Fig. 6

Overexpression of core clock gene per2 or bhlhe41 increases cold tolerance. a The design of the Gal-UAS driven circadian clock gene expression construct is shown. H2AmCherry (red) is placed upstream of clock gene (green) that will be cleaved by a 2A peptide (yellow). b 1-Cell embryos were injected with indicated plasmids and examined under bright (upper row) and dark filed (bottom row through a rhodamine filter cube). Mosaic expression of mcherry indicates the expression of bmal, per2, or bhlhe41 in 48 hpf embryos. c Normalized expression level of clock genes compared to control embryos at 5 days post fertilization by qPCR (N = 3). d Scheme of cold recovery assay at 5 days post fertilization fish. e Classifications of swimming track recorded for 10 mins. f Quantitative analysis of swimming patterns for zebrafish larva transient expressed without (control) and with designated circadian clock gene at different time periods after recording. g Glucose concentration were measured in 4 dpf zebrafish larval lysate collected at different time point after cold shock. *P ≤ 0.05, **p ≤ 0.01

Zebrafish swimming behavior has been used as an indicator for cold tolerance [44]. We first cultured the circadian clock gene overexpressing fish under a 14 h/10 h dark light cycle for 5 days and incubated in 18 °C for 4 h. We then transferred fish to a 28.5 °C observation chamber to record the spontaneous swimming behavior from 0 to 30 mins after transfer (Fig. 6d). The moving paths at different intervals after cold recovery (0–10, 10–20 and 20–30 min) were recorded and analyzed according to the intensities of four classes of swimming activity (Fig. 6e). The per2 and bhlhe41 overexpressing fish had higher swimming activity than those of control and arntl1a overexpressing fish at 10–20 mins interval (% of moving fish: Ctrl: 23 ± 7%, n = 40; Bmal: 35 ± 7%, n = 34; Per2: 39 ± 15%, n = 35, Bhlhe41: 42 ± 15%, n = 36). The per2-overexpressing fish exhibited the most active swimming behavior during the 20–30 min interval (% of moving fish: Ctrl: 44 ± 9.2%, n = 32; Bmal: 42 ± 12%, n = 36; Per2: 76 ± 12%, n = 30; Bhlhe41: 53 ± 10%, n = 34) as shown in Fig. 6f.

To examine cell metabolism, we measured the change in glucose concentration in the circadian clock gene overexpressing larvae. In control and bmal (arntl1a)-overexpressing fish, the glucose concentration was gradually increased during cold shock. In contrast, the bhlhe41- and per2-overexpressing fish had a higher basal glucose level and the level was not significantly changed during cold shock (Fig. 6g).

Dre-mir-29b targets per2 mRNA and regulates its expression dynamically during cold treatment

The increase in cold tolerance in per2-overexpressing fish suggests a pivotal role of circadian clock genes against cold stress. Comparing the expression level of miRNA-seq and mRNA-seq of gene of interest, we identified several cold-dependent miRNAs that may regulate circadian clock genes (Tables 7 and 8). We selected dre-miR-29b to illuminate how miRNA affect transcriptome plasticity during cold shock (Fig. 7a). Dre-miR-29b is the top one cold-induced miRNA with a predicted target of per2. To address this, we injected pEGFPC1-per2 3′UTR with or without dre-mir-29b morpholino oligonucleotides (MO) (Fig. 7b). The co-injection of mir-29b MO significantly enhanced the % of embryos showing the fluorescence from the pEGFPC1-per2 3′UTR (51.9%, n = 95, N = 3) compared to that of plasmid only embryos (8.65%, n = 49, N = 3) as shown in Fig. 7c. This data suggests that dre-mir-29b MO can prohibit dre-mir-29b targeting per2 mRNAs.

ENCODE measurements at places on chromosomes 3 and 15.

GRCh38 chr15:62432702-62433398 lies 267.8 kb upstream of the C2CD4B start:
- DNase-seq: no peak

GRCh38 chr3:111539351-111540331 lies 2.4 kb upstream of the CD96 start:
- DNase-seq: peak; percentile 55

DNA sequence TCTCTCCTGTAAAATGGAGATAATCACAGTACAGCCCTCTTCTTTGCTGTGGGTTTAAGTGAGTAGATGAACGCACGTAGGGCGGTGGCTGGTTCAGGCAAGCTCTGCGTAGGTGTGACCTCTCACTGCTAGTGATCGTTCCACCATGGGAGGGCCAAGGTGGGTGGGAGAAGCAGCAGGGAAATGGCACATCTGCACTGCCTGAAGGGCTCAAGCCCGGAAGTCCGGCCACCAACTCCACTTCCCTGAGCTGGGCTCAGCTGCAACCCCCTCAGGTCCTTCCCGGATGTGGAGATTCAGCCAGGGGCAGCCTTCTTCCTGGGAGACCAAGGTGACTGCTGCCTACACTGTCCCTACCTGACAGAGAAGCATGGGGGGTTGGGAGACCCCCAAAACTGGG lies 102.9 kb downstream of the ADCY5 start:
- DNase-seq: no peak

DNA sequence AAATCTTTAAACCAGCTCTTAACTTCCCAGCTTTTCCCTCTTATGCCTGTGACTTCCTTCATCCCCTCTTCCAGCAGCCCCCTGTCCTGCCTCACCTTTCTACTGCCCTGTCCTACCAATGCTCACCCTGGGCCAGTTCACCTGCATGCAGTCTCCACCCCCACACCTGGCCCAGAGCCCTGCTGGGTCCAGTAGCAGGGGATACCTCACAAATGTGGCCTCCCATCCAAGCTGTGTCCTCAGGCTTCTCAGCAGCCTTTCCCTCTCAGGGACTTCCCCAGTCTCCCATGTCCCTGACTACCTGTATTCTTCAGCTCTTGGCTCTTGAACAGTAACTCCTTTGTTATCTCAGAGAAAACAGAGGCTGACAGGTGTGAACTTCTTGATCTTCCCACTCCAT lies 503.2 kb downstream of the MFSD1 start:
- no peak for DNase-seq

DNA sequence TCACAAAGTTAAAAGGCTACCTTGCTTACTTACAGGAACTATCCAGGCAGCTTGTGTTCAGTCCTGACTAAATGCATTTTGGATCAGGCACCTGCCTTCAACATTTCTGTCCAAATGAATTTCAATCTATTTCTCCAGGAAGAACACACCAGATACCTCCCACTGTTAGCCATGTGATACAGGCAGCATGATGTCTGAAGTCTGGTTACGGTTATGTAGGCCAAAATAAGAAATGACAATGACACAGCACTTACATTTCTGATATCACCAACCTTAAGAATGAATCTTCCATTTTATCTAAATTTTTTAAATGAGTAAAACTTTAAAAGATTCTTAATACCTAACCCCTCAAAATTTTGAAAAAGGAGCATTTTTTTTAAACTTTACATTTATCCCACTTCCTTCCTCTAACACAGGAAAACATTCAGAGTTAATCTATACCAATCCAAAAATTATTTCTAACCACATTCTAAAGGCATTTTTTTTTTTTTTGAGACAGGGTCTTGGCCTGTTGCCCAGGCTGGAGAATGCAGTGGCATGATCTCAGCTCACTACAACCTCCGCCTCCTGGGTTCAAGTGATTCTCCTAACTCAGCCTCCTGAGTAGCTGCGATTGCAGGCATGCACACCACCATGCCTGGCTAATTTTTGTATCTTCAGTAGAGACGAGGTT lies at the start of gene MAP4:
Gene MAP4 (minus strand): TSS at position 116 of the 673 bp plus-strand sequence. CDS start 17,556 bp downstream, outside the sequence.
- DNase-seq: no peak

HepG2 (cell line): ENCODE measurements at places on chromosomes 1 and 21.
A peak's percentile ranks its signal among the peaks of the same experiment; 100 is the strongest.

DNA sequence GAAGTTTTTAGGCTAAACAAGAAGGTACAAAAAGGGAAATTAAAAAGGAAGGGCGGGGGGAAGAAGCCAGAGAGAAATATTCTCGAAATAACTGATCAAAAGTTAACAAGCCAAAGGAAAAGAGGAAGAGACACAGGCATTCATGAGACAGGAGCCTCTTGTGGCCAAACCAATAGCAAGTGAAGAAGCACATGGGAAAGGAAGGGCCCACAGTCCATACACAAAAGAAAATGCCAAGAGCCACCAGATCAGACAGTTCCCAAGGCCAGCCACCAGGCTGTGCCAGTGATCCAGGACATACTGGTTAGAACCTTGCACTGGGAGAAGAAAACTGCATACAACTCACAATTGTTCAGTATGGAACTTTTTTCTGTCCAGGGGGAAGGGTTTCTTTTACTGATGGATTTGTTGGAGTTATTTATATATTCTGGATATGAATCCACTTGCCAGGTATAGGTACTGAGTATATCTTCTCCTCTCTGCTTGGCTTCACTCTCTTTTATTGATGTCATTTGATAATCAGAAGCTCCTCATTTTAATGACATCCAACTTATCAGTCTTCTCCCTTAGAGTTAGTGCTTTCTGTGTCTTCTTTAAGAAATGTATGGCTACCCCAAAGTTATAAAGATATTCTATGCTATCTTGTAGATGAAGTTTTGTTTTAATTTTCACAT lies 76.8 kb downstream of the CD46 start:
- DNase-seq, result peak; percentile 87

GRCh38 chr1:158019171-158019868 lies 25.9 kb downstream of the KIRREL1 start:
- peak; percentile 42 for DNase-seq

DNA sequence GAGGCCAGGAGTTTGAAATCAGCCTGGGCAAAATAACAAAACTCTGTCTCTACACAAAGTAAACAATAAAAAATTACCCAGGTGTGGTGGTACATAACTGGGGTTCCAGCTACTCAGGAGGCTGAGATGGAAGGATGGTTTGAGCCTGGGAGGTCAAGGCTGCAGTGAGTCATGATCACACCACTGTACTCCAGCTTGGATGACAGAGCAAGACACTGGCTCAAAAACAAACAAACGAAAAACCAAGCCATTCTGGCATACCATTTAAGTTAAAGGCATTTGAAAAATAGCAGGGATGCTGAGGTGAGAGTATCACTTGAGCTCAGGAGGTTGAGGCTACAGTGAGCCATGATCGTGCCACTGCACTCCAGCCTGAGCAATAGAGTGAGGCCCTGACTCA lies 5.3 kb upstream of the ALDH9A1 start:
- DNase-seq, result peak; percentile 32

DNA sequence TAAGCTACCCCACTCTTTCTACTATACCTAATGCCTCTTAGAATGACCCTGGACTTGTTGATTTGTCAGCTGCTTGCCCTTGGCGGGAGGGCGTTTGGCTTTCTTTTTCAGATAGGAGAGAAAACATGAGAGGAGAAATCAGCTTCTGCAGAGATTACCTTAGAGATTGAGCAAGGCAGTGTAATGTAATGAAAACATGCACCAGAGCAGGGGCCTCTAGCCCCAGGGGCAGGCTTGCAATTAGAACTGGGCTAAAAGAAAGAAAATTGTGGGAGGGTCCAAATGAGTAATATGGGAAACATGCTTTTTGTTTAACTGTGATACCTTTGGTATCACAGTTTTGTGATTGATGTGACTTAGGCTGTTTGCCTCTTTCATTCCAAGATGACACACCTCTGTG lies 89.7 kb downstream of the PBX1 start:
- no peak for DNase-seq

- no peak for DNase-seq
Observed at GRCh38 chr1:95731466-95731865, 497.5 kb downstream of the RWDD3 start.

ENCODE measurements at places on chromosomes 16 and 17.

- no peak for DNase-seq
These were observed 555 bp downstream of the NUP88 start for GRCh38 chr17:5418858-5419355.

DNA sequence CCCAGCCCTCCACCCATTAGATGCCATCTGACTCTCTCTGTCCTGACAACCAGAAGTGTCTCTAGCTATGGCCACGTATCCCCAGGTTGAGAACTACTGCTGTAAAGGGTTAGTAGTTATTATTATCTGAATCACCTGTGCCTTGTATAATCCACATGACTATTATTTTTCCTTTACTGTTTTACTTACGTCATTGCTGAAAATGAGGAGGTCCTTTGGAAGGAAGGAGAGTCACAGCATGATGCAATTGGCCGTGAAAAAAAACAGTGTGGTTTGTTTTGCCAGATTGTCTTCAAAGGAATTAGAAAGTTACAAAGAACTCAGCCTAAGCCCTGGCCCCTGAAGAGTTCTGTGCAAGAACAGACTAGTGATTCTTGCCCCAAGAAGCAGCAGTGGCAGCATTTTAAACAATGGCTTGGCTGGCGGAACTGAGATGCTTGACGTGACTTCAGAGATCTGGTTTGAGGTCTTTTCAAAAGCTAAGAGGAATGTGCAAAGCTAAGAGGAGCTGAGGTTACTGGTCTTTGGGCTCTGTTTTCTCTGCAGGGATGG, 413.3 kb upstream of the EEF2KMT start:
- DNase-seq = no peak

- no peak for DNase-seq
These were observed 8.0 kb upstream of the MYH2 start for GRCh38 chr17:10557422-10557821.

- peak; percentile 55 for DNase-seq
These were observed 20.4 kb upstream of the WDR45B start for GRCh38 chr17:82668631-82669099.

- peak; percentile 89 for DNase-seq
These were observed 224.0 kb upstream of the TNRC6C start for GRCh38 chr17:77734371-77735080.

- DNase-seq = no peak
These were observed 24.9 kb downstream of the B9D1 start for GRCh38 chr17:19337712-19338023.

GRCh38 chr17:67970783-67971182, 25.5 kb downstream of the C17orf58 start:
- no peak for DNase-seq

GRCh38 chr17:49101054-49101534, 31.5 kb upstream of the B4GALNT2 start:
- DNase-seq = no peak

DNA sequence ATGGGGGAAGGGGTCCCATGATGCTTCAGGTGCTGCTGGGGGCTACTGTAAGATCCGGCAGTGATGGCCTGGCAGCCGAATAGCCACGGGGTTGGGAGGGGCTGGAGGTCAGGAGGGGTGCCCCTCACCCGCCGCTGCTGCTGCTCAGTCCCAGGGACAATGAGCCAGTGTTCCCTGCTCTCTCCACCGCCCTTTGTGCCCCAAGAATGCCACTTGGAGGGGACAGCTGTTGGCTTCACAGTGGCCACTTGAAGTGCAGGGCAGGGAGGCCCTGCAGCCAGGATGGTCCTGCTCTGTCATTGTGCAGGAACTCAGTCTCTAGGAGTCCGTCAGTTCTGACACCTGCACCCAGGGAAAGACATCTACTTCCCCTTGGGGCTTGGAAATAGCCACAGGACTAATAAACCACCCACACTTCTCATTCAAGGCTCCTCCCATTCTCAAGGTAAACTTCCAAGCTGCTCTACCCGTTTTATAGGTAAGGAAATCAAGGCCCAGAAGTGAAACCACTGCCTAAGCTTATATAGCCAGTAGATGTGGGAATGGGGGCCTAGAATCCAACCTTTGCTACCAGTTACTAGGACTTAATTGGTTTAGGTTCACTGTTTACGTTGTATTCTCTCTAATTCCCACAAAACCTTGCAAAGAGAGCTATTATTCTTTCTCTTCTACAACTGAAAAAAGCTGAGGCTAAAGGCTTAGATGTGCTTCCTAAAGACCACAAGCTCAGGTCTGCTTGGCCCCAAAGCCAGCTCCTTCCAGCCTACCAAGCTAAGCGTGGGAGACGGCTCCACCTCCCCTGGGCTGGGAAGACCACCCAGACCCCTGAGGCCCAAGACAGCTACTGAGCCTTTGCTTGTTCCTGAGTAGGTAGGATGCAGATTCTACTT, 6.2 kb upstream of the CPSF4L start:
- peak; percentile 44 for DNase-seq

Table 7

Cold-affected circadian clock genes and associated miRNAs

Circadian rhythm

miRNA

Basic helix-loop-helix domain containing, class B, 3 like

Dre-mir-92, dre-mir-107, dre-mir-103

Cryptochrome 3 (cry3)

Dre-mir-29

Aryl hydrocarbon receptor nuclear translocator-like 1b (arntl1b)

Dre-mir-99

Clock homolog 3 (clock3)

Dre-mir-29, dre-mir-96, dre-mir-499

Period homolog 2 (per2)

Dre-mir-29,dre-mir-18

Period homolog 1a (per1a)

Dre-mir-135

Nuclear receptor subfamily 1 (nr1d1)

Dre-mir-204

Basic helix-loop-helix family, member e40 (bhlhe40)

Dre-mir-128, dre-mir-181

Casein kinase 1, epsilon

Dre-mir-130, dre-mir-301

Casein kinase 1, delta a

Dre-mir-29

Table 8

Cold-affected miRNAs and corresponding circadian clock genes

MicroRNA

Up/Down

Target

Dre-mir-29b

Up

Per2, Per3, Cry3, Ck1,Clock3

Dre-mir-135

Up

Per1a, Nr1d4a

Dre-mir-99

Up

Arntl1b

Dre-mir-92a

Up

Bhlhe41

Dre-mir-96

Up

Clock3

Dre-mir-204

Up

Nr1d1

Dre-mir-128

Up

Bhlhe40

Dre-mir-107

Up

Bhlhe41

Dre-mir-2192

Down

Clock

Dre-mir-18

Down

Per2, Per3,Bhlhe41

Dre-mir-202

Down

Nr1d2b

Dre-mir-181

Down

Bhlhe40, Nr1d12a

Dre-mir-363

Down

Nr1d2a, Bhlhe41

Dre-mir-130

Down

Ck1ε, Nr1d12a

Dre-mir-301

Down

Ck1ε

Dre-mir-184

Down

Cry1b

Dre-mir-499

Down

Clock3, Nr1d14b

Up/Down: Significantly up-regulated or down-regulated miRNAs are listed, the comprehensive Targeting clock genes are listed at the right column

Fig. 7